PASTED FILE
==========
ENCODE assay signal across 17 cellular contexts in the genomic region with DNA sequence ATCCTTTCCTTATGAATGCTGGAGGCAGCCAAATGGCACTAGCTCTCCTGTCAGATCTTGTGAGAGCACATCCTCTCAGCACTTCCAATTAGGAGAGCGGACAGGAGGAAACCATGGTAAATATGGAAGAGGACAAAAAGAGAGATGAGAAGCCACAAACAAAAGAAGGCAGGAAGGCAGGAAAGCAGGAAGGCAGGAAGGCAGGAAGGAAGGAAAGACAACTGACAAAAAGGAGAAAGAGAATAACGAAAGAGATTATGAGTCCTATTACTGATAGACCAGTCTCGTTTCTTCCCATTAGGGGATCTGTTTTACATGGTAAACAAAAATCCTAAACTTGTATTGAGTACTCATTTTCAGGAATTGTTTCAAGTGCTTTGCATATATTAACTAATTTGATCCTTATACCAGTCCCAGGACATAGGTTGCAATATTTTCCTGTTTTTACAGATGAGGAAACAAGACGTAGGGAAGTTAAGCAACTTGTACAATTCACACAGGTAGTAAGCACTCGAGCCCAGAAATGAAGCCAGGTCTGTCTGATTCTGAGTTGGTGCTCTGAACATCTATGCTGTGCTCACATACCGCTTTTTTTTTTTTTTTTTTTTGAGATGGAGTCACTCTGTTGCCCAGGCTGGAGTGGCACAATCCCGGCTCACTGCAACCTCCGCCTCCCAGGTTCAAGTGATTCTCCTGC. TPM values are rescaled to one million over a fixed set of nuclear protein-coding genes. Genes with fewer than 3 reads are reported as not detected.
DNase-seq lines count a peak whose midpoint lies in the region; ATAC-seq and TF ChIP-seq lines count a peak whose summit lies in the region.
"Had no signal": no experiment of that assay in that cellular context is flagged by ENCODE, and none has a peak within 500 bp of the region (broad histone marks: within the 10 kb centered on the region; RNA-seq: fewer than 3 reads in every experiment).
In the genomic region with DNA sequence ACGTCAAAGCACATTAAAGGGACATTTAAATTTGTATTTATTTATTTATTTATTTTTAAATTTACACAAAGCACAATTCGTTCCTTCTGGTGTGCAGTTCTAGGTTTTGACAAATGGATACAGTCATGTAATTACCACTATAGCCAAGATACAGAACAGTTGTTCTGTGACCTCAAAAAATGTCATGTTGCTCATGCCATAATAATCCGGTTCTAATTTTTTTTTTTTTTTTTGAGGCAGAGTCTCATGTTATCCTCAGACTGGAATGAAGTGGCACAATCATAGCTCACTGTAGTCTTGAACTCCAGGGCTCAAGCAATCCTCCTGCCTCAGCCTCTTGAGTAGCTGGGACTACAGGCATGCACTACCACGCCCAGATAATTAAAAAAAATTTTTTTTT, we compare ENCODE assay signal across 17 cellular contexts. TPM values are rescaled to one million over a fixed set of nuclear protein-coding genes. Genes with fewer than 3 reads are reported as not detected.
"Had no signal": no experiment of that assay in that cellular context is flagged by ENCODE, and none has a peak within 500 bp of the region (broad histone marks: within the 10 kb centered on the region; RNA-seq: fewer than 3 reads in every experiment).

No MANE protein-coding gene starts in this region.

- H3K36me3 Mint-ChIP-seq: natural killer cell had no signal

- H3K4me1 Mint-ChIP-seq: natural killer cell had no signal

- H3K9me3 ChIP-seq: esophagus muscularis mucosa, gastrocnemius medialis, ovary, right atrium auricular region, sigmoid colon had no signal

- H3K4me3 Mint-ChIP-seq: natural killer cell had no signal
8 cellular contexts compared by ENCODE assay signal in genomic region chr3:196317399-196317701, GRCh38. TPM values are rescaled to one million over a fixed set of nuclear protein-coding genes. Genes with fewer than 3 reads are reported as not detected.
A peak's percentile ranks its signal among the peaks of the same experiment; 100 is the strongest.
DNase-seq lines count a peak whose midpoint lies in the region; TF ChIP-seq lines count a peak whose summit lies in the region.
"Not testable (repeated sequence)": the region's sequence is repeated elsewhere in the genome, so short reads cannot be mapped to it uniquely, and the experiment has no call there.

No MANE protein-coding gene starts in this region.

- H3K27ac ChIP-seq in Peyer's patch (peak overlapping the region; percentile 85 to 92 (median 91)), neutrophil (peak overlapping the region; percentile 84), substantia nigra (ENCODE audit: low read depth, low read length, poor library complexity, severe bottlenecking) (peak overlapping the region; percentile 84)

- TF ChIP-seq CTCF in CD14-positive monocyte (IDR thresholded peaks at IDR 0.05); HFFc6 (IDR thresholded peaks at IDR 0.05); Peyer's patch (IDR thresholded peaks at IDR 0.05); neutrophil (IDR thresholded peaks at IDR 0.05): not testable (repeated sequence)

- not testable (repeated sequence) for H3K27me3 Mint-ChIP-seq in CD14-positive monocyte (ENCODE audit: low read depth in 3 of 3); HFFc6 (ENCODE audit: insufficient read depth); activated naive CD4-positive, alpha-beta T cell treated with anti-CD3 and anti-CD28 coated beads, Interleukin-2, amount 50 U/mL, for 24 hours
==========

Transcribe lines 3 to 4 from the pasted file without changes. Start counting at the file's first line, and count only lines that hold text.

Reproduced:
"Had no signal": no experiment of that assay in that cellular context is flagged by ENCODE, and none has a peak within 500 bp of the region (broad histone marks: within the 10 kb centered on the region; RNA-seq: fewer than 3 reads in every experiment).
In the genomic region with DNA sequence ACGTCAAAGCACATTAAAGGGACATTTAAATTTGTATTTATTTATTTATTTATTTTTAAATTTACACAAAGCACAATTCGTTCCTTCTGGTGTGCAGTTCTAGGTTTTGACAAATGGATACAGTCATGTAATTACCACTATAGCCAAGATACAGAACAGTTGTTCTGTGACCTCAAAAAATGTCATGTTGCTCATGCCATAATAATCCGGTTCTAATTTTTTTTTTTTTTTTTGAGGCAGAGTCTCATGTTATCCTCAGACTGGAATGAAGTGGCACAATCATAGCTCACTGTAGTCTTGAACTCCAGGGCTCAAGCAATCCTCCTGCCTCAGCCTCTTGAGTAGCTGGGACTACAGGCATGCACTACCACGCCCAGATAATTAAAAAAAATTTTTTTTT, we compare ENCODE assay signal across 17 cellular contexts. TPM values are rescaled to one million over a fixed set of nuclear protein-coding genes. Genes with fewer than 3 reads are reported as not detected.